Graveyard Shift

The Horrifying Effects Of Nerve Gas On The Human Body 

Laura Allan
Updated March 18, 2019 24.8k views 15 items

Nerve gases, or agents, have been a topic of much discussion - and for good reason. The effects of such gas are gruesome, horrifying, and painful, especially for the sick, the very old, and the very young. But few people know what these chemicals do to your body. Sarin (also called "GB") and VX both have their own horrifying quirks and complications, but they have many commonalities and are both banned in warfare for good reason.

As far as the symptoms of exposure go, none of them are pretty, and yes, this gas can end you. If you perish, you're likely to do so surrounded by your own bodily waste, convulsing, and unable to even cry out for help. And you will feel pain the entire time. If you're wondering why and how this kind of gas specifically targets the body, let's hope you have a strong stomach. The discussions of what military-grade gases can do are not for the faint of heart.

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Photo: U.S. Air Force Photo/Robbin Cresswell/Joint Base San Antonio
It Can Be Breathed In Or Absorbed Through The Skin

One of the most frightening things about this gas is that you may never see, hear, or smell it coming. They are, for the most part, odorless and colorless compounds that belong to the organophosphate family of chemicals. On occasion, they do have a yellow-brown color when in liquid form, but, once they get into the air, they're hard to detect, and that's where the trouble really starts.

The two most well-known types of nerve gas, Sarin (GB) and VX, can both get into your system by being breathed in or absorbed through the skin or mucous membranes (if you touch something with residue on it, then touch your eyes or mouth). In other words, you only need to touch this stuff for it to start to get to you.

It can also be mixed into a water supply, but, because it is most easily spread through the air as a gas, that's how it tends to be used. Unfortunately, that is the manner in which the damage can be the worst.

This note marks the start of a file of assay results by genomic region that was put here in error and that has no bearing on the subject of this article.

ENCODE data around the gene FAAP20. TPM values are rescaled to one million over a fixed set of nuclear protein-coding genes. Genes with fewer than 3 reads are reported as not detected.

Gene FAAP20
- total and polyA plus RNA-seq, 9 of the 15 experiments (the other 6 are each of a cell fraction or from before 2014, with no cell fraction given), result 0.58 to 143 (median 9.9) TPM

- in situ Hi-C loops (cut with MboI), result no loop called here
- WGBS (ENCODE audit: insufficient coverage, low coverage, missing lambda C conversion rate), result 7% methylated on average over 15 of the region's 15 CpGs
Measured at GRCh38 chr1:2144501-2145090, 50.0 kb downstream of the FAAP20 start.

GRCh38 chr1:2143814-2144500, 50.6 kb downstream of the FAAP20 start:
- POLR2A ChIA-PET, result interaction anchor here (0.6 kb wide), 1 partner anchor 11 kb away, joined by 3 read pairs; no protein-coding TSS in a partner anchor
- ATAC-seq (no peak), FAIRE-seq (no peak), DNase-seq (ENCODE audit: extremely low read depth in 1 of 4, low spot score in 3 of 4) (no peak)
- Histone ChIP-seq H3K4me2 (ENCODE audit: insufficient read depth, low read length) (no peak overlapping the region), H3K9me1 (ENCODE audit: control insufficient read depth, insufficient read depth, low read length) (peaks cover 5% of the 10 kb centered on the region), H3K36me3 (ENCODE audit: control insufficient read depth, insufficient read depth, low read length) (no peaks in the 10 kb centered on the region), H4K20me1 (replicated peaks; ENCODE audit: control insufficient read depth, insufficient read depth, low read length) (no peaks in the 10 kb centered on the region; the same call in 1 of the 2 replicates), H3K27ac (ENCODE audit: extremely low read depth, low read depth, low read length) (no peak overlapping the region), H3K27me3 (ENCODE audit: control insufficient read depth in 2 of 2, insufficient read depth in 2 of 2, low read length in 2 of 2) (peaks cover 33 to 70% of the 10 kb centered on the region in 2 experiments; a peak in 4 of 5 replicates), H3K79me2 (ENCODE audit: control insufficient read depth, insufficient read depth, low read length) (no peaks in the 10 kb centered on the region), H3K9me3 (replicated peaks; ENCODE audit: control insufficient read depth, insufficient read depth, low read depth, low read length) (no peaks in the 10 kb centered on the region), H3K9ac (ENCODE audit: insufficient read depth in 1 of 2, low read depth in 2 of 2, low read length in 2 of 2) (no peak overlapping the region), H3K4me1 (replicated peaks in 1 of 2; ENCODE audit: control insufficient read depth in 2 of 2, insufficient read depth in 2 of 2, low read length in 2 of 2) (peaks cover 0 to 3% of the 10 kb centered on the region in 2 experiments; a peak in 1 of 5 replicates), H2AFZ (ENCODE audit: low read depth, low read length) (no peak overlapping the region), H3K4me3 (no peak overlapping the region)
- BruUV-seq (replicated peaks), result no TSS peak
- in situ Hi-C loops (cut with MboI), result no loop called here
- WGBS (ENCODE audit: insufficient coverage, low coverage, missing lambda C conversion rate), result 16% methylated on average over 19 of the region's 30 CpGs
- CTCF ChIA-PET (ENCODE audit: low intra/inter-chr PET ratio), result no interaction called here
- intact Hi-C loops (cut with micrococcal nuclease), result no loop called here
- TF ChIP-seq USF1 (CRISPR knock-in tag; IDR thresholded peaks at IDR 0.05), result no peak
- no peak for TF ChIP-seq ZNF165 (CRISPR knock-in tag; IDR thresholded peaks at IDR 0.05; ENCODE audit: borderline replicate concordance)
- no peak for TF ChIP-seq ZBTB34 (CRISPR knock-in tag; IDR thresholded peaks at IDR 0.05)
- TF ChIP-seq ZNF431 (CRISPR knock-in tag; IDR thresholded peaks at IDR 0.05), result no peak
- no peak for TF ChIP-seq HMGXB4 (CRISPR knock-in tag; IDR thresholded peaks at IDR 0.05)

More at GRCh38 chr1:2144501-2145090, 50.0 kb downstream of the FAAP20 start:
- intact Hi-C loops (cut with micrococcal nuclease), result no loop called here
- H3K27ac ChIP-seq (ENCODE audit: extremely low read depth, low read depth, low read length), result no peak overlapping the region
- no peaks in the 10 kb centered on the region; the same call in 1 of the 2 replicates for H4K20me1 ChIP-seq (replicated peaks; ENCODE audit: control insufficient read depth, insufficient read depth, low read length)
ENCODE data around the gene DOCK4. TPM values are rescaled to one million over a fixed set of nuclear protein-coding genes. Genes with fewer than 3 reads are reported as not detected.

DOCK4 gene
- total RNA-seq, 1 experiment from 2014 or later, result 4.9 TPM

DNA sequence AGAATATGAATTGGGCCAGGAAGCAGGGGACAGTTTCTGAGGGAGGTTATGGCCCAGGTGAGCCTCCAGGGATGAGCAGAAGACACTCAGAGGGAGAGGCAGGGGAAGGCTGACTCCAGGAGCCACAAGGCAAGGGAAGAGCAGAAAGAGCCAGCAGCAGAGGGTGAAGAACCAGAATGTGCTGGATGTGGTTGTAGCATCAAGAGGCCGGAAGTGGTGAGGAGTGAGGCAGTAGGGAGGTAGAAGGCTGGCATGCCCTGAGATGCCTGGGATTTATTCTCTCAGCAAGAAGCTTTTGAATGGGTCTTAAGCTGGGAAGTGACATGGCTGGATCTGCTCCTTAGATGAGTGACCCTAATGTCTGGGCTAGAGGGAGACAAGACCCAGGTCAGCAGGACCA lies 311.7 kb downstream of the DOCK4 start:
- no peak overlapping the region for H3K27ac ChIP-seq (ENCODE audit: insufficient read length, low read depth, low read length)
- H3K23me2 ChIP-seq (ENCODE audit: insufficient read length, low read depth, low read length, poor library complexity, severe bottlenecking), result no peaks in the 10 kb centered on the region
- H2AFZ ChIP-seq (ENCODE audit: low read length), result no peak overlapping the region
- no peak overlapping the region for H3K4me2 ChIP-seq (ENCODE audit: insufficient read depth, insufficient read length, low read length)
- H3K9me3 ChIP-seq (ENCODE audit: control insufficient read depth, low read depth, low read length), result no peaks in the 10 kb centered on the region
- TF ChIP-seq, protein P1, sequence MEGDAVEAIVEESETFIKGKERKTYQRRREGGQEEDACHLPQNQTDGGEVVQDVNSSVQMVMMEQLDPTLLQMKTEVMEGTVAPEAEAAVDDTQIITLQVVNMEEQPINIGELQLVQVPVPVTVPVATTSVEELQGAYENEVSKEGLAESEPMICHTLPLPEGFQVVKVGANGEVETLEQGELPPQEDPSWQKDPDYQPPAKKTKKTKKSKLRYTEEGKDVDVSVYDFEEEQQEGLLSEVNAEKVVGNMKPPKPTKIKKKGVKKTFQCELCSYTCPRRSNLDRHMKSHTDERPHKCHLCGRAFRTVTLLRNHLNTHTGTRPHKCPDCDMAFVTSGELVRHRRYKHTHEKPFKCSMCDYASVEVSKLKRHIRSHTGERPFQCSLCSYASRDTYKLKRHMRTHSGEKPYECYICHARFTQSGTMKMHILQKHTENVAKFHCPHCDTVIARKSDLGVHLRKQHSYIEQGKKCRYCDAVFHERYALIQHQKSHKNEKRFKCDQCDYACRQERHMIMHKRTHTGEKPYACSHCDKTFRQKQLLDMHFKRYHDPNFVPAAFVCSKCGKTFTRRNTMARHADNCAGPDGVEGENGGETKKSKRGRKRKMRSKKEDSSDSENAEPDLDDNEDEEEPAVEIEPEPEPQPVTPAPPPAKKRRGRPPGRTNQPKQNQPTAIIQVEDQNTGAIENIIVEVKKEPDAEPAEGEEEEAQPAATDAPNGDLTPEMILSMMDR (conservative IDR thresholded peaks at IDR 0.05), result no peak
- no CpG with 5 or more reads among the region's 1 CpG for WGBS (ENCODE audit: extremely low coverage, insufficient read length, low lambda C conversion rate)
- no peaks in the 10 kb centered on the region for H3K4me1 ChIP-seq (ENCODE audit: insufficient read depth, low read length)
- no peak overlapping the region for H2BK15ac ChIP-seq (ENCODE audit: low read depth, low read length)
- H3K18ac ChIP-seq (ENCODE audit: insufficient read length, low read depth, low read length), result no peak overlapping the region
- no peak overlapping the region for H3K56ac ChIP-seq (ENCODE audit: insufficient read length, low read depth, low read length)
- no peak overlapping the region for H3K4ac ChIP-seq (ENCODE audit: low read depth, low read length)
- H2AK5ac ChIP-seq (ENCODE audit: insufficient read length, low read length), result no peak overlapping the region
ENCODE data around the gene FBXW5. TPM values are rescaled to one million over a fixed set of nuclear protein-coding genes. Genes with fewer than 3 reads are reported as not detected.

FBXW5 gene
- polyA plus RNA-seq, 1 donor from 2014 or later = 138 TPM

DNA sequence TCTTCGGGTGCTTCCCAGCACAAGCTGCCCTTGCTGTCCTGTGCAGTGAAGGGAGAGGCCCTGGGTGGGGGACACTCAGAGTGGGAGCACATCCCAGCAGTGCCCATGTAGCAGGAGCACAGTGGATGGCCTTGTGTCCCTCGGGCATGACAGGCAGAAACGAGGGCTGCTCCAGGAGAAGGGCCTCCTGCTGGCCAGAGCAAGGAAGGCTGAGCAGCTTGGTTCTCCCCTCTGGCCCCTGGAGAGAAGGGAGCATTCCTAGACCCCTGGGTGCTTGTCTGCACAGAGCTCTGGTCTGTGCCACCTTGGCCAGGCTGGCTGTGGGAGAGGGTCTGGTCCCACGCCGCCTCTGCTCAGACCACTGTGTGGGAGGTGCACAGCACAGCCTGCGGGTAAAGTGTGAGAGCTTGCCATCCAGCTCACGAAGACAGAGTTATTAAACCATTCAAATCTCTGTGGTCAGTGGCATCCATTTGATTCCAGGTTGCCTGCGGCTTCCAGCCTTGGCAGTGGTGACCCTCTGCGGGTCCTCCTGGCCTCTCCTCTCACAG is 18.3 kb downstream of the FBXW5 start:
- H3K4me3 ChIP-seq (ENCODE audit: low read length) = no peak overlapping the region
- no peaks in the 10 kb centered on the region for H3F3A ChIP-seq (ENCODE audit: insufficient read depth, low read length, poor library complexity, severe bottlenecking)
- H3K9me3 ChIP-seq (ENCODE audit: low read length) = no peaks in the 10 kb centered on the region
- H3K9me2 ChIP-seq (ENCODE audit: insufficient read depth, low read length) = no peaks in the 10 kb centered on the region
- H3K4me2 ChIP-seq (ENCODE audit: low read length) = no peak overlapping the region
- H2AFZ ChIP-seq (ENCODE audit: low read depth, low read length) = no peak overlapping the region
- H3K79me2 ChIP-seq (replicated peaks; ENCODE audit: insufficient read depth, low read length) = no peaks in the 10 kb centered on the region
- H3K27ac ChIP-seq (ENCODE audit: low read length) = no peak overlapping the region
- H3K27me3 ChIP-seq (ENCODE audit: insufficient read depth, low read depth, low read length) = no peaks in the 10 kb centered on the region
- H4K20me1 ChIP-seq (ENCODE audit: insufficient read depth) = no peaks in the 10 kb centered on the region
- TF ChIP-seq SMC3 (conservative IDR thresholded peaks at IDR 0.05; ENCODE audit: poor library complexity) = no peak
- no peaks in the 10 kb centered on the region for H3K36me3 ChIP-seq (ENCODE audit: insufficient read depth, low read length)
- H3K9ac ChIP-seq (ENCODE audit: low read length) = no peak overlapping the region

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Photo:  Ninian Reid/Flickr/CC BY 2.0
You'll Start Feeling A Little Drippy

One of the first things that happens when this as hits you is that your mucous membranes ramp up their fluid production to an absurd degree. Your mouth will create extra saliva, your eyes will begin to water, and your nose will begin to run. This seems like no big deal on its own, but the amount of fluid production you experience will be unlike anything you've ever seen.

Your nose and mouth may even start to create foam, which is a symptom of GB gas. When checking to see if someone has been affected by a nerve agent, this foaming and dripping are what many health professionals initially look for.

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Photo: Unknown/Max Pixel/Public Domain
Your Pupils Will Become Pinpricks

Once inside your body, the toxins set to work targeting your neurotransmitters. As the gas does this, your eyes will begin to strongly react. Not only will they be watering, but your pupils will also restrict and appear as just pinpoints. They will not react to light, refocus, or change as the gas wreaks havoc on your body.

This may also lead to you being unable to see, and, at the very least, your vision is going to be incredibly blurry. With only mild exposure to the gas, watering eyes, nose, and mouth and pupil constriction might be the only effects. However, with longer exposure, the symptoms get much, much worse.

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Photo:  National Eye Institute/Flickr/CC BY 2.0
It Will Cause A Disconnect Between The Brain And The Body

So, how exactly does this heavy-duty gas mess with your body so badly? It all starts with how your brain communicates with the rest of your body. Our nerves communicate with one another by releasing a kind of chemical called a neurotransmitter; neurotransmitters help determine whether a nerve fires or not. However, when nerve gas gets ahold of those neurotransmitters, it alters them, kinking the pathways so that the signals get confused.

This happens because the gas blocks the enzymes whose job it is to dissolve the neurotransmitters after they've done their jobs. With the neurotransmitters just sticking around - instead of being dissolved by the enzyme - they keep sending their signal, frozen in their functions.

So, instead of shedding a tear or adjusting the pupils, our body thinks the brain is saying "create ALL the tears, right now" and "constrict those pupils as tight as possible." Even little signals can turn into nightmarishly intense reactions, some of which can prove dire.